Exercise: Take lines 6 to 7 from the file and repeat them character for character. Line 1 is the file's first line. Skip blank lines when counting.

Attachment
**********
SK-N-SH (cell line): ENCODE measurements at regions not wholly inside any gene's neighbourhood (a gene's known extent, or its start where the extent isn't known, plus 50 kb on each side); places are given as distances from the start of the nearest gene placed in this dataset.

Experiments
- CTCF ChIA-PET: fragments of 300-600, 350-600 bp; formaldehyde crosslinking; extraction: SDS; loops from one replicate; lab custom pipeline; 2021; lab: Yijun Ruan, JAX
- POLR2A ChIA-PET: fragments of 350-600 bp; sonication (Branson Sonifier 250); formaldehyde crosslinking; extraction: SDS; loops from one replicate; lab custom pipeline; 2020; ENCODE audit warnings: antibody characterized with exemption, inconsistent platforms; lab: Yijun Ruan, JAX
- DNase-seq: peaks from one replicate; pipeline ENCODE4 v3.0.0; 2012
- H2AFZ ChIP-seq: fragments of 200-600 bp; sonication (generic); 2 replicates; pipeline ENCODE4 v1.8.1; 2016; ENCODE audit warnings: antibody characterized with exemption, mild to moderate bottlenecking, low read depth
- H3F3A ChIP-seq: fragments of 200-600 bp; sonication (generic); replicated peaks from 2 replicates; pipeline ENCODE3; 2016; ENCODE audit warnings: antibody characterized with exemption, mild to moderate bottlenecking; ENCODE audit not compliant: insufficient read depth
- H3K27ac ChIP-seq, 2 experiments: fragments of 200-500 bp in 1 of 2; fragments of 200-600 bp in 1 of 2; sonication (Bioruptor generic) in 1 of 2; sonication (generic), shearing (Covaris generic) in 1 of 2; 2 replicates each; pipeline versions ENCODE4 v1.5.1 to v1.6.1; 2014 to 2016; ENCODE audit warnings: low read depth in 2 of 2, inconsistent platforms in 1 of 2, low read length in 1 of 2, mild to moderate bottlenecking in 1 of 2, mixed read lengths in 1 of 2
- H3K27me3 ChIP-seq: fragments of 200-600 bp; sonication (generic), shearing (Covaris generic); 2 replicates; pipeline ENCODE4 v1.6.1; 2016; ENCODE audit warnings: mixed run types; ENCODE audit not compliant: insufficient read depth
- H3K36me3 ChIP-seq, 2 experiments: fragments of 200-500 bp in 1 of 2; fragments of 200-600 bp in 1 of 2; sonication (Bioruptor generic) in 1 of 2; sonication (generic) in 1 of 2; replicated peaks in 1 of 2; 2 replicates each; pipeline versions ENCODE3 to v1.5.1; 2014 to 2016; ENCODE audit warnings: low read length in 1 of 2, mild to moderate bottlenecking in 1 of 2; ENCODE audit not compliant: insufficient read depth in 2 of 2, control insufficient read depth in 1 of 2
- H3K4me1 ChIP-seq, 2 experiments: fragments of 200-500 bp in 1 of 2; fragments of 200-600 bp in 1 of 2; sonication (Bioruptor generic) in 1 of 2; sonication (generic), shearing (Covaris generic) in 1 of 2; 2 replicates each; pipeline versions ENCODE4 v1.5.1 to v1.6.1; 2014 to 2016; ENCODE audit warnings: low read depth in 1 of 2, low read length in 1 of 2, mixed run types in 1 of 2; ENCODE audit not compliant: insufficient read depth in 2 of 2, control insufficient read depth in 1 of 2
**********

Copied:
- H2AFZ ChIP-seq: fragments of 200-600 bp; sonication (generic); 2 replicates; pipeline ENCODE4 v1.8.1; 2016; ENCODE audit warnings: antibody characterized with exemption, mild to moderate bottlenecking, low read depth
- H3F3A ChIP-seq: fragments of 200-600 bp; sonication (generic); replicated peaks from 2 replicates; pipeline ENCODE3; 2016; ENCODE audit warnings: antibody characterized with exemption, mild to moderate bottlenecking; ENCODE audit not compliant: insufficient read depth